Legal Integration

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The legal function’s role in enabling integration

The volume of legal work to be completed as part of a deal can be overwhelming. From initial due diligence to antitrust clearances, from intellectual property matters to employment law challenges, and from reviewing customer and vendor contracts and licensing agreements to preparing new ones, there is much to be done—many third parties and Legal professionals are often involved.

A Legal department can find it challenging to organize and prioritize efforts, quickly becoming a bottleneck to critical integration activities across the company. Prioritizing legal requirements and implementing disciplined project management are key success factors for the legal department in navigating transaction pitfalls.

Some things to remember when integrating Legal functions

Proactively manage cross-functional dependencies between Legal and other functions. Legal must strike a balance between establishing control to prevent inadvertent Legal, tax, and employment law exposure and providing timely guidance across the enterprise to allow for rapid execution of integration activities. Be sure there is a clear process for identifying and escalating Legal review of cross-enterprise integration activities and communications.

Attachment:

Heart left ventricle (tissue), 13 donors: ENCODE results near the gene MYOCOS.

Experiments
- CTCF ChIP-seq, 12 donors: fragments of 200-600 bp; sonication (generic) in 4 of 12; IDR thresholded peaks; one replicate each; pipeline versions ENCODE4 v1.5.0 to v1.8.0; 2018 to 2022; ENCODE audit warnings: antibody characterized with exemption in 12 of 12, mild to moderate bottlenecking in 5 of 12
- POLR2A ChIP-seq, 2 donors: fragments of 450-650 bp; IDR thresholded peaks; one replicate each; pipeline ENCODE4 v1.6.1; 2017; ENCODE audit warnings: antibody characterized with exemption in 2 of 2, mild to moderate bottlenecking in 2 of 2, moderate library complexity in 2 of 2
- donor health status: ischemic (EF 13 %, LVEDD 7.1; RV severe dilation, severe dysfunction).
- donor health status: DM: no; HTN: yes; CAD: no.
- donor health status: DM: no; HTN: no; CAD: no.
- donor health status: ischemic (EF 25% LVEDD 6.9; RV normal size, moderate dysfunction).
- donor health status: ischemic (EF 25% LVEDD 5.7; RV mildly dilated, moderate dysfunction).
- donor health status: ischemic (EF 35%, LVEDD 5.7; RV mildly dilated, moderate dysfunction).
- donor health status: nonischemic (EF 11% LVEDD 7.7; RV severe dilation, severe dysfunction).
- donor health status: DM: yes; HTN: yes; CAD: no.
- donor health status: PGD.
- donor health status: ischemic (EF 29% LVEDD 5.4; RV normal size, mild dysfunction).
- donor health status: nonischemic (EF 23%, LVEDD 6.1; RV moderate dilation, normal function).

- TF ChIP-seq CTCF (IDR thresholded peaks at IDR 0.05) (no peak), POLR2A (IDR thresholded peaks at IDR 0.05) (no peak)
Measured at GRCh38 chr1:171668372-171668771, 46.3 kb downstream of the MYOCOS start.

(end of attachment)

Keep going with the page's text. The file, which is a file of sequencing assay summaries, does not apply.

Understand what’s in and what’s out. It is critical to identify which tasks are owned by Legal versus Human Resources (e.g. managing employee severance and transitions), versus Communications (e.g. employee and external communications) versus Tax (e.g. Legal input on the entity structuring and potential impacts).

Examine Legal agreements and contracts early. Immediately inventory all agreements and contracts and focus on those with Change in Control (CIC) provisions, intellectual property (IP) ownership issues, or other priority contractual obligations. Thoughtful planning, review, renegotiation, termination, and execution of new agreements could save millions.

Work with resources in your local markets. The more globally dispersed your operations, the more you will need to depend on local legal and regulatory advisors to deliver on your plans.

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Paul Hollinger

Principal, PwC US

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